Yes, we stayed true to the original text; the only change was that we introduced a recorded voice, instead of a physical actor, for the third character reading back the statements. This aimed to heighten the sense of being watched over. I wanted the audience to feel like they, like the characters on stage, are surrounded. Charl-Johan Lingenfelder and David Classen’s incredible sound design helped achieve this.

What is it about Athol Fugard’s plays that stand out for you personally?

That we are still dealing with the trauma of apartheid, and how, in many ways, so little has changed. In our research, we spoke to people who actually experienced the Immorality Act, and seeing their pain has highlighted how divided we still are as a nation, and how we are yet to recover from this pathology of racism. It’s a fever that is yet to break.

Please tell us more about the actors portraying the characters in the play.

Marlo Minnaar and Liezl de Kock have been a director’s dream to work with on this production. They have given so generously of themselves, trusted the process of collaboration, and bravely and boldly put their bodies on the front line of this exploration into Errol and Frieda.

What have been some of the challenges and highlights of the journey of bringing this play to life, thus far?

Statements is an incredibly layered and complex text, so unpacking it and ensuring that we were understanding it was something we spent a lot of time on. We wanted to strike the perfect balance between representing the time period, and finding ways for the themes and story to resonate with our audience.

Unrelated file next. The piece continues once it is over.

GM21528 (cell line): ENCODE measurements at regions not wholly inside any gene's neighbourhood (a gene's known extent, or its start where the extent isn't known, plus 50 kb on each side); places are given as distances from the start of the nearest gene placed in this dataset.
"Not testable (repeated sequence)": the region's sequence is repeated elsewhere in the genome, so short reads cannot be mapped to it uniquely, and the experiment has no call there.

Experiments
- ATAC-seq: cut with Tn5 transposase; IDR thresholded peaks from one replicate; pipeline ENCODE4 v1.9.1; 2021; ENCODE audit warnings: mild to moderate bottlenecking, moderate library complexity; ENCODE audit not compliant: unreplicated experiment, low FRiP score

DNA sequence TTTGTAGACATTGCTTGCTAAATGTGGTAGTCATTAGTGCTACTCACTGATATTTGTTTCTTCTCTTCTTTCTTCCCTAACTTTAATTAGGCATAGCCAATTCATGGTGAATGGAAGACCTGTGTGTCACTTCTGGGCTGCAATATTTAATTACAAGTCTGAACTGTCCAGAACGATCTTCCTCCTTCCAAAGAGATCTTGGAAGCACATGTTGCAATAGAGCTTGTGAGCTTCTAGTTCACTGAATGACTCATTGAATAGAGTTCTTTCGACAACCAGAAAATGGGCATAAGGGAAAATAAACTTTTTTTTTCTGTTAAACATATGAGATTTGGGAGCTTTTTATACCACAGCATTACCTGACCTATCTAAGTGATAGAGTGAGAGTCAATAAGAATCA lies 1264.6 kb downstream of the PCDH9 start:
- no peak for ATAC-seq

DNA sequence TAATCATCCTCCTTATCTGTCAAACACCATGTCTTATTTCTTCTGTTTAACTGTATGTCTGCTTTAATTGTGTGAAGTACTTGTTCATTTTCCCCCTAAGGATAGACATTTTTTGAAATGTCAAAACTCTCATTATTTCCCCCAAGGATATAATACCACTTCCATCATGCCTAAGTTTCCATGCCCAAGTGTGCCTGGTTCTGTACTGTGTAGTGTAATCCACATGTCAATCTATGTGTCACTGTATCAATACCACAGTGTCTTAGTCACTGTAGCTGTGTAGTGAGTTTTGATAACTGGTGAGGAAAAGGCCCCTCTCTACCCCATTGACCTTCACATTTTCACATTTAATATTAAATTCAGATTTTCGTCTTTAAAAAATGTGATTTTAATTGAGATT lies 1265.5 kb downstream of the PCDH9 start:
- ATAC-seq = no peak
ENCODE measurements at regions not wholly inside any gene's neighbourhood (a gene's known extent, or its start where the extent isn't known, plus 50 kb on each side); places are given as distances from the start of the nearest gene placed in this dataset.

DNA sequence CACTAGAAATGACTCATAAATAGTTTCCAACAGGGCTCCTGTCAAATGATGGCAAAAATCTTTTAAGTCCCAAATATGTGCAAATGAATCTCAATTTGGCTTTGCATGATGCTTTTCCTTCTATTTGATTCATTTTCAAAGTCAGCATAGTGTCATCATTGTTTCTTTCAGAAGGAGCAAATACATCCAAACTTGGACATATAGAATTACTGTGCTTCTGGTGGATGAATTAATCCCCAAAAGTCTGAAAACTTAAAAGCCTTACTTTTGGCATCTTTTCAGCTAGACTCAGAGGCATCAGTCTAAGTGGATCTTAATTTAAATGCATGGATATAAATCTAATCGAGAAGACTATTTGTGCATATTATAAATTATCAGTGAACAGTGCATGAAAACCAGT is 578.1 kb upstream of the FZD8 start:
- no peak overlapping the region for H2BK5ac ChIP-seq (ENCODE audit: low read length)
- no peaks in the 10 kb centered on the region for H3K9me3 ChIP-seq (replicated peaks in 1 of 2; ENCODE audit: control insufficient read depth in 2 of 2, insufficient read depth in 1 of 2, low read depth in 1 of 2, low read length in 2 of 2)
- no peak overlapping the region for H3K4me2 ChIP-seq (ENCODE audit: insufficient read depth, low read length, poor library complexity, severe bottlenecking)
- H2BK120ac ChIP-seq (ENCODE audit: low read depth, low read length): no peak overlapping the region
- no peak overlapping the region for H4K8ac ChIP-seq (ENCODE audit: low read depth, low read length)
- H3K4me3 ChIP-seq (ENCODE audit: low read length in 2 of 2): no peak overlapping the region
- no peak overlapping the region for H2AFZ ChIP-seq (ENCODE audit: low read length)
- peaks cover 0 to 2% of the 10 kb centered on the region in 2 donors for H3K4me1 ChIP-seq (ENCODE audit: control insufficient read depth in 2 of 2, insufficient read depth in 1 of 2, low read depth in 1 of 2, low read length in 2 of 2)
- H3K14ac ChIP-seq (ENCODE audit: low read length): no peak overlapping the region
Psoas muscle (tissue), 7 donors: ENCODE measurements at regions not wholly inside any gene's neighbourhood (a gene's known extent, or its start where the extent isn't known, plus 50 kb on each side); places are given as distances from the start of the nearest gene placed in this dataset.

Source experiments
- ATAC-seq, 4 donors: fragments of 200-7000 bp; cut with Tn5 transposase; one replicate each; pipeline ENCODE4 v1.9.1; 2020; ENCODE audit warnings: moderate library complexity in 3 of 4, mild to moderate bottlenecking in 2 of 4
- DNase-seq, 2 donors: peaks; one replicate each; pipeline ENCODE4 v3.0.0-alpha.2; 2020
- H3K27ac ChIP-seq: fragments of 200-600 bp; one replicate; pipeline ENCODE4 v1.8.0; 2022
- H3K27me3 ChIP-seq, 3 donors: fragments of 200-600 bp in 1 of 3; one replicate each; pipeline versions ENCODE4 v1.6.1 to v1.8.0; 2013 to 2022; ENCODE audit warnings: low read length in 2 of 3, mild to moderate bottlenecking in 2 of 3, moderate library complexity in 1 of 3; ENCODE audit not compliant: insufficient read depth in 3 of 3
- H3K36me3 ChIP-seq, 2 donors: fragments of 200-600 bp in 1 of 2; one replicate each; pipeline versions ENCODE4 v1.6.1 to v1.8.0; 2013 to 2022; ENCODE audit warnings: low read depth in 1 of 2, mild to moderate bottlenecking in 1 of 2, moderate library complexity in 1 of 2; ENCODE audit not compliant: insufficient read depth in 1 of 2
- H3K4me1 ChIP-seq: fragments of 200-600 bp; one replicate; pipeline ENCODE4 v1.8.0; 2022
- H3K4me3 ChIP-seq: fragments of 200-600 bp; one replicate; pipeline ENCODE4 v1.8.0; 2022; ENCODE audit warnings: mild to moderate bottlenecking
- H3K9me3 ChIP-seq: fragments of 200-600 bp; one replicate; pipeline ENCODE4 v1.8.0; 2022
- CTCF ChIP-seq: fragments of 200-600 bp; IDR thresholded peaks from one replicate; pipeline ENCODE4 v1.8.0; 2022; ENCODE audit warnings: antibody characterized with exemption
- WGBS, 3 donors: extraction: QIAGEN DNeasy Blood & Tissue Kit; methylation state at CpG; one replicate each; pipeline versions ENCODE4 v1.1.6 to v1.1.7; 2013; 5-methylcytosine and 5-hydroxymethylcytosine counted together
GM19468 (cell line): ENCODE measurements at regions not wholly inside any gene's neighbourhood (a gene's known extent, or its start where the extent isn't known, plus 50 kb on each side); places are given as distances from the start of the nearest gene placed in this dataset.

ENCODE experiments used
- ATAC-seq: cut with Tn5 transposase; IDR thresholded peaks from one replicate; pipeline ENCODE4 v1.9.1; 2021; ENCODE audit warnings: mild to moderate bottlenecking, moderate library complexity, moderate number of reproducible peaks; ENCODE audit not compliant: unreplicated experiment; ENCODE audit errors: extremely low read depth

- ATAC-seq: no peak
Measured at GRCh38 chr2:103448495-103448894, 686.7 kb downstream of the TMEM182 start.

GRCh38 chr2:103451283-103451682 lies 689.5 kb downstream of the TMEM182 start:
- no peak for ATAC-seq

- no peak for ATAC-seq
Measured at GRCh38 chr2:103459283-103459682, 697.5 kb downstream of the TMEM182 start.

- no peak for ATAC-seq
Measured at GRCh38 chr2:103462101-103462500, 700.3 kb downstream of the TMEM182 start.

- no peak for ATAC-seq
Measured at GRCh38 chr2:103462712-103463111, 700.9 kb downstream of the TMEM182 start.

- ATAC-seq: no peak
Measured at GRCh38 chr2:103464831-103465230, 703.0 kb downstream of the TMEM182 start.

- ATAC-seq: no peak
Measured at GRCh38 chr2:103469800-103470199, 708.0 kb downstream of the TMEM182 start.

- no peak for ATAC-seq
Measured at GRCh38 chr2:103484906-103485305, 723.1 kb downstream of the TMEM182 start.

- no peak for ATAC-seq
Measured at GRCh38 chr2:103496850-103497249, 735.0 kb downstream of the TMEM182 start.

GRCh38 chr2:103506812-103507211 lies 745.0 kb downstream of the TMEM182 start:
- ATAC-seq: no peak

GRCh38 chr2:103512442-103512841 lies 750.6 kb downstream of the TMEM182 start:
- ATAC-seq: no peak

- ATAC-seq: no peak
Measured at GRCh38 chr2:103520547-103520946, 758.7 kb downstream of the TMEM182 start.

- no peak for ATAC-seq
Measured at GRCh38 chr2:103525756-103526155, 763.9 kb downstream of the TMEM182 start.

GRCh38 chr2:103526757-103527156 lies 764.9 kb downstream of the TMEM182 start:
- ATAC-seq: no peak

An absolute highlight has been working with the actors and my creative team. What an incredible group of highly talented artists who went down this road with me. It has been a beautifully creative process.

What has the audience’s reaction been upon watching the play?

In a word, stunned. After each show, it feels as though all the air has been sucked out of the room, that there is a vacuum, a space that maybe an audience has not been able to access. Then comes the emotion. Our production is a bit of a sensory experience, both in terms of the lighting and sound, and, in equal measure, with the performances by the actors.

Why should people come watch this play?

This is an utterly compelling production that cautions us on the devastating impact of human rights abuse, in whichever form it comes, and hopefully makes us more understanding of our common humanity. It is also an incredible complete piece of theatre, with outstanding performances and innovative design and soundscape that bring the play right up to date.

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Tickets from R160 to R220 can be booked through the Fugard Theatre box office on 021 461 4554, or through the Fugard Theatre’s website at www.thefugard.com.

Performances take place Tuesdays to Saturdays at 8 pm, with a Saturday matinee at 4 pm.

  • Photos: Claude Barnardo